His controversy-ridden decision to introduce the more than 2,000 square km Iskandar Development Region (IDR) growth corridor in the southern part of Johor – a long-time bastion of his own UMNO ruling party – is being increasingly perceived by even his party stalwarts as an abject sell-out to neighbouring Singapore and the domestic Chinese mercantile community.
To add insult to injury, former deputy premier, Tun Musa Hitam – long been identified as Abdullah’s political idol – who acts as the IDR’s adviser, has even inflamed hatred amongst Malays from within and without UMNO by openly declaring that the growth corridor project shall exclude affirmative action policy that favours the Malays and other bumiputras (please refer to the series of seven postings on the IDR in this blogspot).
This together with many other inherent political weaknesses that an increasing number of UMNO stalwarts are attributing to Abdullah’s bumbling leadership are fast alienating him from the powerful grassroots.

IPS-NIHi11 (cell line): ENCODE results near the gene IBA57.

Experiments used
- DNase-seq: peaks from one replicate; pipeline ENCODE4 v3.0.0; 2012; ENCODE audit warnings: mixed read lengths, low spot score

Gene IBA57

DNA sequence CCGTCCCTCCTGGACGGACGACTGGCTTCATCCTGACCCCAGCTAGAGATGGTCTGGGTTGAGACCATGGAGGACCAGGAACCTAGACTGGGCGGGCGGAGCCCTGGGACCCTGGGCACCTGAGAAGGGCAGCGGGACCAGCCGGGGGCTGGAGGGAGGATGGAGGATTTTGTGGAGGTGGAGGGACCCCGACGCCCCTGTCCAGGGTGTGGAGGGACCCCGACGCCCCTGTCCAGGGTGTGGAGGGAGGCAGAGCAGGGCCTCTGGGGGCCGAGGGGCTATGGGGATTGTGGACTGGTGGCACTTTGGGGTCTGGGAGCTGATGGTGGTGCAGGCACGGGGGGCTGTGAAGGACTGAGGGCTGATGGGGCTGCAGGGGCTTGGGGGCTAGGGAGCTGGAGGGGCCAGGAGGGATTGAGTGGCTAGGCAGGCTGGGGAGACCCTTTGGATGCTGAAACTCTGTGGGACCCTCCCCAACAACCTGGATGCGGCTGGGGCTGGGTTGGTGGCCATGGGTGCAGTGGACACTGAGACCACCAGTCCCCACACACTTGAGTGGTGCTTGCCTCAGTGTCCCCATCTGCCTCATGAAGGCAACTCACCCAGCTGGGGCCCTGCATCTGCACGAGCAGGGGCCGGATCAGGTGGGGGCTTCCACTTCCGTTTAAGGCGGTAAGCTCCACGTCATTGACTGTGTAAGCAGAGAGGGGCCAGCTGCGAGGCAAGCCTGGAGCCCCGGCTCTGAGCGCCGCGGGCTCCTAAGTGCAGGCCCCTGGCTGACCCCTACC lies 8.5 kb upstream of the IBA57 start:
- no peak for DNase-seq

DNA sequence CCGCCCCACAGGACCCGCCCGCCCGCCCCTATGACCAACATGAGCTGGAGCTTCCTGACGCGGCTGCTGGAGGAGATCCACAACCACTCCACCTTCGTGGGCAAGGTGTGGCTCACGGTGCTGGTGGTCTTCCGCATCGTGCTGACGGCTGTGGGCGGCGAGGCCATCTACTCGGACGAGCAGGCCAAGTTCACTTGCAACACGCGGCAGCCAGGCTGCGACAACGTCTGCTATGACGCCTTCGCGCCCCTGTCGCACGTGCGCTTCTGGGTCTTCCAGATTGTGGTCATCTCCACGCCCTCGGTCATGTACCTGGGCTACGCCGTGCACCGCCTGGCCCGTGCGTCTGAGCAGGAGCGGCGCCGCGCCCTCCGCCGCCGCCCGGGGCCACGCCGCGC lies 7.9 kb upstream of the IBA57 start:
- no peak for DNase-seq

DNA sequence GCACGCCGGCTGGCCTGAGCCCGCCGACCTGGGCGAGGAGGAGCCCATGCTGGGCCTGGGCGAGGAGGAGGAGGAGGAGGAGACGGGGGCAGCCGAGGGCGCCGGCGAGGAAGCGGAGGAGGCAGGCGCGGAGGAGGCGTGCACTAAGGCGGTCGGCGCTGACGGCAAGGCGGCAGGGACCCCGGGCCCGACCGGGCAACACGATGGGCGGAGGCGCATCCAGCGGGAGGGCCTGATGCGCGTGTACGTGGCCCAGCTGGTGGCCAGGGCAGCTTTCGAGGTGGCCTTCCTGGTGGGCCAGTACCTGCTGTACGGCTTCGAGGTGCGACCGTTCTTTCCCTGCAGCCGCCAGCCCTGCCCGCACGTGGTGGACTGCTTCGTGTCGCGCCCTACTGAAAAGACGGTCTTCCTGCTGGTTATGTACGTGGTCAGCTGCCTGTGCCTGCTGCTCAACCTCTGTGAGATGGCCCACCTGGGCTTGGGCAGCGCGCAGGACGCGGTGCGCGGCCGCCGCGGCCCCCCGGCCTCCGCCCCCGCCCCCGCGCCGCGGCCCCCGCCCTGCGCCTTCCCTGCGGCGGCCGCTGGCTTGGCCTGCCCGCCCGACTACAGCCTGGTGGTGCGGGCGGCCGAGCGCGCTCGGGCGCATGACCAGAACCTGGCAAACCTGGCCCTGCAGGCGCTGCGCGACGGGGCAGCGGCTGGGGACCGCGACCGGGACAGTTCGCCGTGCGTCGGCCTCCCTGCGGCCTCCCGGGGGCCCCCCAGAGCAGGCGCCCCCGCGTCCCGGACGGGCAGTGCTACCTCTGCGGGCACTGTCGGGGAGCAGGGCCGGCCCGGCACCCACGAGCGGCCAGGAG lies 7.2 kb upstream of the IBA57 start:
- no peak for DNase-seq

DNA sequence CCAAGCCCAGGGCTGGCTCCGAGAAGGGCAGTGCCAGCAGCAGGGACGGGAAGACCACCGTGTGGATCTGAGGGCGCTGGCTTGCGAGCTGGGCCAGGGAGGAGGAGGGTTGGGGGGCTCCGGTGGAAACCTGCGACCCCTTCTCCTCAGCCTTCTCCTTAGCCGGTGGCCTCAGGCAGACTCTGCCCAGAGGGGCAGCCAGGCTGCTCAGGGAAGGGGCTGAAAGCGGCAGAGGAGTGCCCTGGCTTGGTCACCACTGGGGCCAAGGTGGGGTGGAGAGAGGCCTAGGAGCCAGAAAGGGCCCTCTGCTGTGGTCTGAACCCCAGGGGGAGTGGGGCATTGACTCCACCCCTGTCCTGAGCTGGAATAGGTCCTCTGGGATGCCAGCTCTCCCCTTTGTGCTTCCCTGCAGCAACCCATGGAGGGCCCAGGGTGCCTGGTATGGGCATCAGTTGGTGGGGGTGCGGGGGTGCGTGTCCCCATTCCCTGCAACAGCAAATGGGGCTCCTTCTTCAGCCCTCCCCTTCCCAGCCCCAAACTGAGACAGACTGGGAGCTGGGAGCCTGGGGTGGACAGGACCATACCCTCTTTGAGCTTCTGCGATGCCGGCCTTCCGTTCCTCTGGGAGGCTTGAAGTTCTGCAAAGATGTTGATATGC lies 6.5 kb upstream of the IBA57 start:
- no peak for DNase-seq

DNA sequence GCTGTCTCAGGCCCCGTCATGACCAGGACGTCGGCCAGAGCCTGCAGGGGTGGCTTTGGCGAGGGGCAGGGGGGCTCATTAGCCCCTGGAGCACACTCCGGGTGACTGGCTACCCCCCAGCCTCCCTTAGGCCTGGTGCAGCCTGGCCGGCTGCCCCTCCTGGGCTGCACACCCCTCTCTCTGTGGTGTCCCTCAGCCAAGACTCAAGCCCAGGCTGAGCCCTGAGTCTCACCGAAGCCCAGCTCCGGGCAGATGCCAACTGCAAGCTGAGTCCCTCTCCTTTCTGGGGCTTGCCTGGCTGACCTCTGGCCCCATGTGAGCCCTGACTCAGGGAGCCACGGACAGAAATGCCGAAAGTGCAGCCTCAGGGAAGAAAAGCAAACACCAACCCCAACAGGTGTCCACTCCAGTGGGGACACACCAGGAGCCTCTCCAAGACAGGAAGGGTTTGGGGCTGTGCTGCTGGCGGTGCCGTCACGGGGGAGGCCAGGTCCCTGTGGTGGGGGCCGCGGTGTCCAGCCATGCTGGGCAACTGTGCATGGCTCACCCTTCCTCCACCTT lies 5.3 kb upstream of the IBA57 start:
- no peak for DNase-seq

With such negative scenario arrayed against Abdullah’s leadership of the nation, the only possible questions that remained of his administration are:
* How and when is his exit possible, in a not too distant future?
* If such happens, who, within UMNO, has the necessary political clout and dexterity to appease the current disparate but increasingly solidified “opposition regime”, while at the same time maintain loyalty of the three million or so members of the dominant and jealously grass root-based conservative Malay status quo political entity, and not to mention the unpredictable bureaucracy; to make the post-Abdullah transition a smooth and one-off affair?